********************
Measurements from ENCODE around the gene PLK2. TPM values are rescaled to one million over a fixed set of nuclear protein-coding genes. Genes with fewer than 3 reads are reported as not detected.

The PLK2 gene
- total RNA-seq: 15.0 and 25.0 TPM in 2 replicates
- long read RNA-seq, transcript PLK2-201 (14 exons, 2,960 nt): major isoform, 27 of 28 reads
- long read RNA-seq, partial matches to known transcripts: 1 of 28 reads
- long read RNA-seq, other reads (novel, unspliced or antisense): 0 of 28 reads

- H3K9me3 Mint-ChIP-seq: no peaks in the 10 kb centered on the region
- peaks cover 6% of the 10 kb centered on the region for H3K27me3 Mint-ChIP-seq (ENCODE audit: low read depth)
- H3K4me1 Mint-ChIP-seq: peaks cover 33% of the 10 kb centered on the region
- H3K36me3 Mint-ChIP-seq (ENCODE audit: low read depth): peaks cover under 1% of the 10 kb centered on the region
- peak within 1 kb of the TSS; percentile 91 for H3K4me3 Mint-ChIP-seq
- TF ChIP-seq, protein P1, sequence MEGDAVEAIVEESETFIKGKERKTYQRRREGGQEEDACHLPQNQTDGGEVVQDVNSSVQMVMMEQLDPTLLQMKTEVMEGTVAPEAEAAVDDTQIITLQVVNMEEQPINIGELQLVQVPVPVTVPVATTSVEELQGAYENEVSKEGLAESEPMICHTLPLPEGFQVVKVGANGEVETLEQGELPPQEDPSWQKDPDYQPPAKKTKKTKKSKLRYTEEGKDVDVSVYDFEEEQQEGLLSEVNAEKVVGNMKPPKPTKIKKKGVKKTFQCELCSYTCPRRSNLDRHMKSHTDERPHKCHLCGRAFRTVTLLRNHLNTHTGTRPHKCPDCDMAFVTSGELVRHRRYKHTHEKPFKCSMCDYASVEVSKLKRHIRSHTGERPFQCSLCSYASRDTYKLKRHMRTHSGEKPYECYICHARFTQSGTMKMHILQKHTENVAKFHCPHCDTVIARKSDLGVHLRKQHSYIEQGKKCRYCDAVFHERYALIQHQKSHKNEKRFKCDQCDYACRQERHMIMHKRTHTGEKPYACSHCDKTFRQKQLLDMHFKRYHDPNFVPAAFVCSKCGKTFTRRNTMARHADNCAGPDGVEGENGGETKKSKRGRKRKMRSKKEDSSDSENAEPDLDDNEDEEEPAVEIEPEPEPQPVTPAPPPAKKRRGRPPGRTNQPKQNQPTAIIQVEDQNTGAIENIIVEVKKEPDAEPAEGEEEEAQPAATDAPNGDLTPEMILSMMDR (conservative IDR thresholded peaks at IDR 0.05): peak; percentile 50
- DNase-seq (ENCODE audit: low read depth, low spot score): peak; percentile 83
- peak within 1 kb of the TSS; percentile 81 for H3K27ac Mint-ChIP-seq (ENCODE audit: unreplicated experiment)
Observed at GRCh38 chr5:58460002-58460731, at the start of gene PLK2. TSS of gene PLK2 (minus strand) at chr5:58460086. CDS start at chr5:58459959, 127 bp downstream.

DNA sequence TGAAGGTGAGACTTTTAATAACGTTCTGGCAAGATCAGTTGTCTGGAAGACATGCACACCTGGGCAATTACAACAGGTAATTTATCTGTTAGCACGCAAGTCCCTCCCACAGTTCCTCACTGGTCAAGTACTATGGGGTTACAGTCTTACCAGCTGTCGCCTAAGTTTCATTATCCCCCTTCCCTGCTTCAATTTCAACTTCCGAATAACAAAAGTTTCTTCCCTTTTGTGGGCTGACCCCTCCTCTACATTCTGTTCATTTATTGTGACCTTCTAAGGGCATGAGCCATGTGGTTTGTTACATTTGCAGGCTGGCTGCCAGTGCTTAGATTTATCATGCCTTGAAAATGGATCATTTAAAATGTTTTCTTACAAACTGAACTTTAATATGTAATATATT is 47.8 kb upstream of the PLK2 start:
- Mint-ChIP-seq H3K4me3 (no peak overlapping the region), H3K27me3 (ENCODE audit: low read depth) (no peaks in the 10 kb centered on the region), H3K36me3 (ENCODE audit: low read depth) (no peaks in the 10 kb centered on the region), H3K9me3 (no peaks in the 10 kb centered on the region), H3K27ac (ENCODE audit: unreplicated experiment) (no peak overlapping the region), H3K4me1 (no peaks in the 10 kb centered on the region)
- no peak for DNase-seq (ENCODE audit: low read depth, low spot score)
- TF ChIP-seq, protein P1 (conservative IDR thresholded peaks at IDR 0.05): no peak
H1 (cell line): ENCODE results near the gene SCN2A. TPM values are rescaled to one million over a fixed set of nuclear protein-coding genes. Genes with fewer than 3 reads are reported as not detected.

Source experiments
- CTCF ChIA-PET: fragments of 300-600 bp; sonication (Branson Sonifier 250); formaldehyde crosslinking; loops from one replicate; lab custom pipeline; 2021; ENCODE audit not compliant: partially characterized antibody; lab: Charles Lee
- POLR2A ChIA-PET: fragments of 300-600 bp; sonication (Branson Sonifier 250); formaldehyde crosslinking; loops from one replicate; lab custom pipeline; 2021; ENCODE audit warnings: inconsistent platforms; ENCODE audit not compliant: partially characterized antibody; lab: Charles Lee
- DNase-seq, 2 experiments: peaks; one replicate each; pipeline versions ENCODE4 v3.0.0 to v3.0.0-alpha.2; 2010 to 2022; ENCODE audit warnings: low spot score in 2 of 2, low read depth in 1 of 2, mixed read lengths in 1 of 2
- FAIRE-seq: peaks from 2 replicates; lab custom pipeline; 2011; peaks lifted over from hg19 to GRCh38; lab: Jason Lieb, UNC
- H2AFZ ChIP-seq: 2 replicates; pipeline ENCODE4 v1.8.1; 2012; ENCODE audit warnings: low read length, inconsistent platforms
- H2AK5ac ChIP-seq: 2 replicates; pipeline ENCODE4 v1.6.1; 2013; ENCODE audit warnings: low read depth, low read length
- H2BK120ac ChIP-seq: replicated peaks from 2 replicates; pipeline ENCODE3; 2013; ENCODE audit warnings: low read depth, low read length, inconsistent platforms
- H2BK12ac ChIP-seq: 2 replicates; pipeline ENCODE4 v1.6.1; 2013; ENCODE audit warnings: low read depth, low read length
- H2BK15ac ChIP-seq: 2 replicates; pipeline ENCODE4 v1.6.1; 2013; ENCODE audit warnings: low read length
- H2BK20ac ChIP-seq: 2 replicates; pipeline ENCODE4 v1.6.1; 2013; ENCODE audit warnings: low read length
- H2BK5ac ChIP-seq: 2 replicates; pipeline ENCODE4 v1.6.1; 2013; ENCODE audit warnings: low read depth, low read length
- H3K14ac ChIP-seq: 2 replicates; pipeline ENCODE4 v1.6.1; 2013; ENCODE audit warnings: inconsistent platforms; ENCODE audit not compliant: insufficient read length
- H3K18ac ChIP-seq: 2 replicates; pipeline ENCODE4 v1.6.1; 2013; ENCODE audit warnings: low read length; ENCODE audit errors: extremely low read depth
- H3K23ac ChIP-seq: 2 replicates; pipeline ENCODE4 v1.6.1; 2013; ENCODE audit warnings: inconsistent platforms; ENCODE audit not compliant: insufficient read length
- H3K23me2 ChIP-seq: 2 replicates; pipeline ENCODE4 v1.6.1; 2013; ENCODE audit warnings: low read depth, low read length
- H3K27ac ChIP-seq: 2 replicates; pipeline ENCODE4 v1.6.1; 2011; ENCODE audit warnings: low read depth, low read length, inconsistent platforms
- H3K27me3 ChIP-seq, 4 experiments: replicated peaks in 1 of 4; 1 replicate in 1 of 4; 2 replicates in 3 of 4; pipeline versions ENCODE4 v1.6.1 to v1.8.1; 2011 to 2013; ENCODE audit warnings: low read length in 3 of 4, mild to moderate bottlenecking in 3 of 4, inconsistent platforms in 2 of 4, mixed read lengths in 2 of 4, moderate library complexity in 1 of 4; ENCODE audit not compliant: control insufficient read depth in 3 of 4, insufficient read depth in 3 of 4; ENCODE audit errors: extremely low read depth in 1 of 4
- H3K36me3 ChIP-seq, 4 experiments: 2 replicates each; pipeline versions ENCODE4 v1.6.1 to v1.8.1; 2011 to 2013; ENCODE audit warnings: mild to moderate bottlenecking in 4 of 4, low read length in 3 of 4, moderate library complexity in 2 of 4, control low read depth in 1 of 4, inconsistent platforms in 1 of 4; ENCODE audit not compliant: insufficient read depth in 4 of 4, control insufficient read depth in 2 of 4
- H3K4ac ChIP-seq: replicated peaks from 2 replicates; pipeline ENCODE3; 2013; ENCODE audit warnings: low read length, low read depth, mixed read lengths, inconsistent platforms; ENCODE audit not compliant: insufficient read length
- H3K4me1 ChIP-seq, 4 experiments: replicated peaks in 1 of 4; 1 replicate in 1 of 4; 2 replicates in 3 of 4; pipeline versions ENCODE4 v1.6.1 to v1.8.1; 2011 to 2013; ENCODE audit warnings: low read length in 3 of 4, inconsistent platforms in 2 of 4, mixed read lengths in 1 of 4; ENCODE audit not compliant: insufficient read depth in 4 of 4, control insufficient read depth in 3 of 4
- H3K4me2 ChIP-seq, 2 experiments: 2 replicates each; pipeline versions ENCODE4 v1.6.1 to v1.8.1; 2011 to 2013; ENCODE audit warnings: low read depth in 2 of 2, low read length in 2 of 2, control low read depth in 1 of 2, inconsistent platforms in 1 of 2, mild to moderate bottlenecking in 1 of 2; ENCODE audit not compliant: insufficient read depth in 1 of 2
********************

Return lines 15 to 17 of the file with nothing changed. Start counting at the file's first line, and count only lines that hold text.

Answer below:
Observed at GRCh38 chr5:58460002-58460731, at the start of gene PLK2. TSS of gene PLK2 (minus strand) at chr5:58460086. CDS start at chr5:58459959, 127 bp downstream.

DNA sequence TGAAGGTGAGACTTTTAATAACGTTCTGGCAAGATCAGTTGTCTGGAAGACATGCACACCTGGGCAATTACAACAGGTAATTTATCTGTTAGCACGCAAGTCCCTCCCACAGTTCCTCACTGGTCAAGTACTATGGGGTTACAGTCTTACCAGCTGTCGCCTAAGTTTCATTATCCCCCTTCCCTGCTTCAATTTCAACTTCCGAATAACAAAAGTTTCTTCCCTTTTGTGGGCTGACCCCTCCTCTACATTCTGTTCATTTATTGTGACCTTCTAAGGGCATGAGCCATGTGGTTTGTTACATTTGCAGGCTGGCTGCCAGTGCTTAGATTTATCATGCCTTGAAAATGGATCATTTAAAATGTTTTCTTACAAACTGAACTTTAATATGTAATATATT is 47.8 kb upstream of the PLK2 start:
- Mint-ChIP-seq H3K4me3 (no peak overlapping the region), H3K27me3 (ENCODE audit: low read depth) (no peaks in the 10 kb centered on the region), H3K36me3 (ENCODE audit: low read depth) (no peaks in the 10 kb centered on the region), H3K9me3 (no peaks in the 10 kb centered on the region), H3K27ac (ENCODE audit: unreplicated experiment) (no peak overlapping the region), H3K4me1 (no peaks in the 10 kb centered on the region)